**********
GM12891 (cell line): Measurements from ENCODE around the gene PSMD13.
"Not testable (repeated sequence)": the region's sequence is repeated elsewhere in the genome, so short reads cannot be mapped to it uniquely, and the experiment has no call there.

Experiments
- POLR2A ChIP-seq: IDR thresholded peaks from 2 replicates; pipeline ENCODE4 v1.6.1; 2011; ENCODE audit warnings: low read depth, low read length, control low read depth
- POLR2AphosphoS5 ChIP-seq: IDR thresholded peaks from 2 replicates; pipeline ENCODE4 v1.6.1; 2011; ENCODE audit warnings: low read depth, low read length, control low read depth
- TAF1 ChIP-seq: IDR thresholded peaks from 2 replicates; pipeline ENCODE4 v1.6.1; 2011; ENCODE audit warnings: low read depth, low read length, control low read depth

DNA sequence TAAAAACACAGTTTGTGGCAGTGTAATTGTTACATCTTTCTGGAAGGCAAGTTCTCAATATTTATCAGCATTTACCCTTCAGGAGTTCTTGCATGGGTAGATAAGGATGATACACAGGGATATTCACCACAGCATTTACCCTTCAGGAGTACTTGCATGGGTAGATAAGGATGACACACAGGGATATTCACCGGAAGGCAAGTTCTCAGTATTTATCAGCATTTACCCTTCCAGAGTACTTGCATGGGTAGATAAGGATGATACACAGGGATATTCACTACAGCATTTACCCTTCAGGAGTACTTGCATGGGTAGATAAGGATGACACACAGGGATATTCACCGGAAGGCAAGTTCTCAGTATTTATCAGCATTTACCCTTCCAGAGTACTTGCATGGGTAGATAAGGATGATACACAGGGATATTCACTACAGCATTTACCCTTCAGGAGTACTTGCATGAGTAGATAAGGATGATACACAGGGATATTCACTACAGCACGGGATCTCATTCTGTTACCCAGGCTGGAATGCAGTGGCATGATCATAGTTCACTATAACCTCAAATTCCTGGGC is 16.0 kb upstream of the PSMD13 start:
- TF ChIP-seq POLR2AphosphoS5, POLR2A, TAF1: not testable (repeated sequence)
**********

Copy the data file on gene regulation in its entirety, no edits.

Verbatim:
GM12891 (cell line): Measurements from ENCODE around the gene PSMD13.
"Not testable (repeated sequence)": the region's sequence is repeated elsewhere in the genome, so short reads cannot be mapped to it uniquely, and the experiment has no call there.

Experiments
- POLR2A ChIP-seq: IDR thresholded peaks from 2 replicates; pipeline ENCODE4 v1.6.1; 2011; ENCODE audit warnings: low read depth, low read length, control low read depth
- POLR2AphosphoS5 ChIP-seq: IDR thresholded peaks from 2 replicates; pipeline ENCODE4 v1.6.1; 2011; ENCODE audit warnings: low read depth, low read length, control low read depth
- TAF1 ChIP-seq: IDR thresholded peaks from 2 replicates; pipeline ENCODE4 v1.6.1; 2011; ENCODE audit warnings: low read depth, low read length, control low read depth

DNA sequence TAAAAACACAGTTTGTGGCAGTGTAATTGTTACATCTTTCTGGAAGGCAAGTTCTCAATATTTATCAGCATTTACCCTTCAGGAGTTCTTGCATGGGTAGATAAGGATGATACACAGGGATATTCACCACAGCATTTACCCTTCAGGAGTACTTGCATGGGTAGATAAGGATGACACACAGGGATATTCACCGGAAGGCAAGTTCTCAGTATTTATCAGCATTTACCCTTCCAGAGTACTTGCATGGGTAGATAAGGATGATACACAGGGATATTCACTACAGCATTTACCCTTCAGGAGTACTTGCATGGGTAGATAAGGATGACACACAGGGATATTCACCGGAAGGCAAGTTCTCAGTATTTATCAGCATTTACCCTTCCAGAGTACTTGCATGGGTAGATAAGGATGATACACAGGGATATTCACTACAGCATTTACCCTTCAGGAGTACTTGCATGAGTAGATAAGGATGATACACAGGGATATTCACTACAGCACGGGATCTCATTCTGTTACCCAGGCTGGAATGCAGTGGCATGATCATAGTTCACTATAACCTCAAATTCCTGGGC is 16.0 kb upstream of the PSMD13 start:
- TF ChIP-seq POLR2AphosphoS5, POLR2A, TAF1: not testable (repeated sequence)